Nginx redirects are used to point one URL or domain to another.

There are two main types of redirects:

  1. Permanent Redirects (301 Moved Permanently): These inform the browser that the old address has permanently moved to a new location. For example, if you change the domain name or URL structure of your website, then you would permanently redirect users using this method.
  2. Temporary Redirects (302 Found): These are useful when a URL needs to be served from a different location temporarily. For instance, during site maintenance, you might redirect visitors to an explanation page.

Different Ways to Create Redirects in Nginx

To implement redirects in Nginx, you can use either the built-in rewrite directive or the return directive. Let’s take a look at each of them.

return Directive

The return directive is a straightforward way to perform URL redirections. You can simply use the return statement to specify a status code (from the 3xx series) and the target URL. For example, the following code will issue a permanent (301) redirect to the specified URL:

return 301$request_uri;

It’s recommended to use return when you don’t need to validate the URL with a regex expression or capture elements from the original URL. This method is simpler and faster because NGINX stops processing the request immediately after encountering it.

rewrite Directive

The rewrite directive is more flexible than the return directive, but it’s also more complex as it provides you with the flexibility to manipulate URLs using regular expressions.

For example, if you moved a whole bunch of resources from one path to another, then instead of creating a separate redirect for each of them, you can use a regular expression to capture parts of the original URL and use them in the new URL.

For instance, the following snippet will match anything after /old-path/ and appends it to /new-page/:

rewrite ^/old-path/(.*)$ /new-page/$1 permanent;

However, note that the rewrite directive can only create 301 (permanent) or 302 (temporary) redirects. If you need other status codes (such as 303 or 307), you’ll have to use the return directive.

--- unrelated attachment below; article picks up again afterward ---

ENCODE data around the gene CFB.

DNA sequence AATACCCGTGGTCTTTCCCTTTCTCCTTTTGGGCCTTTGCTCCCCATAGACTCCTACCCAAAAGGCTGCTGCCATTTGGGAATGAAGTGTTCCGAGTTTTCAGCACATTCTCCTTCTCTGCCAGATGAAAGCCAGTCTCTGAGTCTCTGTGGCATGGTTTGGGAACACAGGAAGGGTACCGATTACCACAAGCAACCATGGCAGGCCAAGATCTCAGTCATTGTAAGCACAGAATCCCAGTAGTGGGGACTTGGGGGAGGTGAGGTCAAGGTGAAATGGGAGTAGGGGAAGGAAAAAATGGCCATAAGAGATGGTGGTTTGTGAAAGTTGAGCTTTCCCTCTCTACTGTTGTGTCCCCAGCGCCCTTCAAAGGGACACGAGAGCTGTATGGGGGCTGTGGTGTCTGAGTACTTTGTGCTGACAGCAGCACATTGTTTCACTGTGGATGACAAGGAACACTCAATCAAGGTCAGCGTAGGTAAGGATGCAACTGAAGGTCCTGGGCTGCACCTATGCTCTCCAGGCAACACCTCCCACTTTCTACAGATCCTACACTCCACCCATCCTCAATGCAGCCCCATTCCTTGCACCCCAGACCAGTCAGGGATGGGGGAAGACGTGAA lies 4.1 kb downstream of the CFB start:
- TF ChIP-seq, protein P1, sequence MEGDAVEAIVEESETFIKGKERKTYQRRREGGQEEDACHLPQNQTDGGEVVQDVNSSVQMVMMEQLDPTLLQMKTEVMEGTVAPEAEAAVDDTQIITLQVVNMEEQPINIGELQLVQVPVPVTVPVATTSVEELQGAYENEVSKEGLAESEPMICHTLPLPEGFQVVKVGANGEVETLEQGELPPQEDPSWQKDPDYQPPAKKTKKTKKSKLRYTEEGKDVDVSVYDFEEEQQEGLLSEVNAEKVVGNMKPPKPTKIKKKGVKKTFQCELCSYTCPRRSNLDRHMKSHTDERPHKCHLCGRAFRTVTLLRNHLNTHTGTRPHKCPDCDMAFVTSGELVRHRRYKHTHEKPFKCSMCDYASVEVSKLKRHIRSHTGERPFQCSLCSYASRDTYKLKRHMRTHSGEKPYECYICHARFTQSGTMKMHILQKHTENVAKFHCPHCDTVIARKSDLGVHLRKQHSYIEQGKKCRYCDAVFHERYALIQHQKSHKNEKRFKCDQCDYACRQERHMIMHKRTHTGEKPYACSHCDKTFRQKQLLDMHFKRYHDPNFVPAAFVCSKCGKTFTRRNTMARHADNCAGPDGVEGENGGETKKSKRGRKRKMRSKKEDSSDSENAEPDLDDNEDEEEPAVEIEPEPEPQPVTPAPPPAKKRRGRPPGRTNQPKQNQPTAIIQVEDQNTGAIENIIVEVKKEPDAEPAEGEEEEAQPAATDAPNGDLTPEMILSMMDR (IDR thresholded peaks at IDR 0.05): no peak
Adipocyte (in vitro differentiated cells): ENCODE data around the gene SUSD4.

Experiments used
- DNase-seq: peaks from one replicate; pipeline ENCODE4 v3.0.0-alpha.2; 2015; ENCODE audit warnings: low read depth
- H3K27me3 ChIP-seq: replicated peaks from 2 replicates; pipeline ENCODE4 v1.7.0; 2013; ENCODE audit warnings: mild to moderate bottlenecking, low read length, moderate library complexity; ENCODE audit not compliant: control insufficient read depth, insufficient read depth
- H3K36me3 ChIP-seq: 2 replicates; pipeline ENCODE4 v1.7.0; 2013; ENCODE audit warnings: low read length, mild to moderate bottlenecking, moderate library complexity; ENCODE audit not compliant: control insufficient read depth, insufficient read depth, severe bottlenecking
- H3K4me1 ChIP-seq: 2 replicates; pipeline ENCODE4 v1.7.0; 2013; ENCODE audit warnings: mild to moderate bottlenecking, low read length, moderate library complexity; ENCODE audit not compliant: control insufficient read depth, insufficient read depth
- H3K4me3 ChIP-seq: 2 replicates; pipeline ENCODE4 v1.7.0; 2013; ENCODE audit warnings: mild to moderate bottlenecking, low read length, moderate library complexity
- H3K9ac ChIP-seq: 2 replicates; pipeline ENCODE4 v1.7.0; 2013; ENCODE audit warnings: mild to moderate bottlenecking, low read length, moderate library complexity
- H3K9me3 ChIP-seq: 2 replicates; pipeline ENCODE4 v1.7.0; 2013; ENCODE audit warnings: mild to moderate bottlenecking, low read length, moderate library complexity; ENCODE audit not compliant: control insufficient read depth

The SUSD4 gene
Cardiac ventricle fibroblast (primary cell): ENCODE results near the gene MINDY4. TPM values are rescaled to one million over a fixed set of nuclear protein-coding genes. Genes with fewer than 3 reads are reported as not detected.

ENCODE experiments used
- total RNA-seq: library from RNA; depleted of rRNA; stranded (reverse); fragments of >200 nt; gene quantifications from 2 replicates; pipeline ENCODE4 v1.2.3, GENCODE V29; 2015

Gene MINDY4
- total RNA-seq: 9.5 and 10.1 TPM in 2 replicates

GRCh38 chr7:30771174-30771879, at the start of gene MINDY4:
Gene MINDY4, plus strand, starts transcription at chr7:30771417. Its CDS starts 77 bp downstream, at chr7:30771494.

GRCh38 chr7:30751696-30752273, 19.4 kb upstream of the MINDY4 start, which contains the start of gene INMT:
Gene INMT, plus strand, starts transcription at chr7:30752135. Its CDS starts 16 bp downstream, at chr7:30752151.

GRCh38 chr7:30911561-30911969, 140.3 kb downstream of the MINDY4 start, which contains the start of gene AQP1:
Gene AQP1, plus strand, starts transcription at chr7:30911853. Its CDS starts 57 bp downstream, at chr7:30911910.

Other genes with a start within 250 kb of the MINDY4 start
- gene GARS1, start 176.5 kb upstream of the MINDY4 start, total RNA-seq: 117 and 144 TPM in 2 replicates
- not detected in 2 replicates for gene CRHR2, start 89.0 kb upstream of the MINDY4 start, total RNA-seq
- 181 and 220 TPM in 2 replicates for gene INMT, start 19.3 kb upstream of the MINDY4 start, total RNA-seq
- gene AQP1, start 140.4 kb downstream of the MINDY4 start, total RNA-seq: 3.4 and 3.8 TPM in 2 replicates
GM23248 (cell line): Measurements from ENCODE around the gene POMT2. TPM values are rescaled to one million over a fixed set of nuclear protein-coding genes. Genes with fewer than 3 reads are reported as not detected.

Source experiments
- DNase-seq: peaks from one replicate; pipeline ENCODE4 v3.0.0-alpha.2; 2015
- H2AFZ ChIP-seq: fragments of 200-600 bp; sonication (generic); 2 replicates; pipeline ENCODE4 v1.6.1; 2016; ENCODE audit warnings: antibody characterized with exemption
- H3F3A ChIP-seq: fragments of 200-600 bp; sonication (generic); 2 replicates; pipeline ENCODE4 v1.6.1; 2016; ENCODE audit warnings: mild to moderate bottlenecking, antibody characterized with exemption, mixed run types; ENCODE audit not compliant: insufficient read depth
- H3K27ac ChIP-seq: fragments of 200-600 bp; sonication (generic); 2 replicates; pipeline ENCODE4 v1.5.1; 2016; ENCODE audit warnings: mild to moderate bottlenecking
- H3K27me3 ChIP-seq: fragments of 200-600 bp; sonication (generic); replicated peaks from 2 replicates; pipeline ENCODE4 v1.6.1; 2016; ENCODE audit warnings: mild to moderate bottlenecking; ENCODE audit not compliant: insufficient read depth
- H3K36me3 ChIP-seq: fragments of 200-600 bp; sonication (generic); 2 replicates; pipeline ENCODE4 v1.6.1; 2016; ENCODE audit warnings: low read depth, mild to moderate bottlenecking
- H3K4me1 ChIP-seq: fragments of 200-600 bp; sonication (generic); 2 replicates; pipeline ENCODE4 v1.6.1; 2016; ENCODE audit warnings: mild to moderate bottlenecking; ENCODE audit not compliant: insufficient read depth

Setting up Custom Nginx Redirects

RunCloud makes it easy to add and remove custom Nginx configurations on your server for each of your web applications. You can use this functionality to create Nginx redirects as well (without ever needing to log in to your server via SSH).

To get started, log in to your RunCloud dashboard and then navigate to the “NGINX Config” section of the web application where you want to add a custom redirect.

On this screen, click on “Add a New Config” to create your configuration, and select “I want to write my own config” from the drop-down menu. Under the type section, select “location.main-before” and provide a descriptive name for this configuration.

Creating Temporary Nginx Redirects

After completing the above steps, you can add your custom configuration in the given text box to start redirecting traffic.

To create a temporary redirect using the return directive, use the following code snippet:

location = /old/runcloud {
  return 302 /new/runcloud;

In the above example, don’t forget to replace the /old/runcloud with the URL that you want to redirect traffic from, and the /new/runcloud with the URL of the webpage where you want to send your users.

Similarly, to create a temporary redirect using the rewrite directive, you can use the following code snippet (and replace the values using the method described above):

rewrite /old/runcloud /new/runcloud redirect;

Creating Permanent Nginx Redirects

The process needed to create a permanent redirect is very similar to creating a temporary redirect – you only need to change a small part of the config to make it permanent.

If you’re using the return directive, all you need to do is replace 302 with 301 – that’s it. Let’s take a look at the previous example from the temporary redirects section:

location = /old/runcloud {
  return 301 /new/runcloud;

In the above snippet, we can see that the Nginx server will return the new URL with HTTP status code 301, which will tell visitors that it is a permanent redirection.

Similarly, for a rewrite directive, you need to replace redirect with permanent and you’re all set! For example:

rewrite /old/runcloud /new/runcloud permanent;

Note: You can either add multiple redirect rules in the same configuration file or create multiple files, as per your preference. We recommend creating a separate file each for temporary and permanent redirects to avoid confusion.

Once you have added all necessary rules, click on the “Run and Debug” button to check your file for syntax errors. If you get a ‘Success’ message, then you can click the “Save” button to publish your changes to the live site.

Once you save the changes, RunCloud will automatically modify your server settings accordingly, and reload your server with the new configuration. If you want to modify your redirect configuration, you can do so by clicking on its name on the Nginx Config page in the RunCloud dashboard.

Domain1 to Domain2 Redirect Rule Nginx (retain path)

Let’s say you’ve just migrated a website from to – you’d obviously want to map 1:1 redirects so that all pages on point to their new versions on

This is really simple to do with an Nginx redirect rule.

Simply place the following redirect rule into a web application that has mapped to it (this can be a custom PHP web app that is otherwise empty and only used for the purpose of the redirect).

 rewrite ^/(.*)$$1 permanent;

All requests would be redirected to, retaining the path of the original request, i.e., would redirect to, etc.).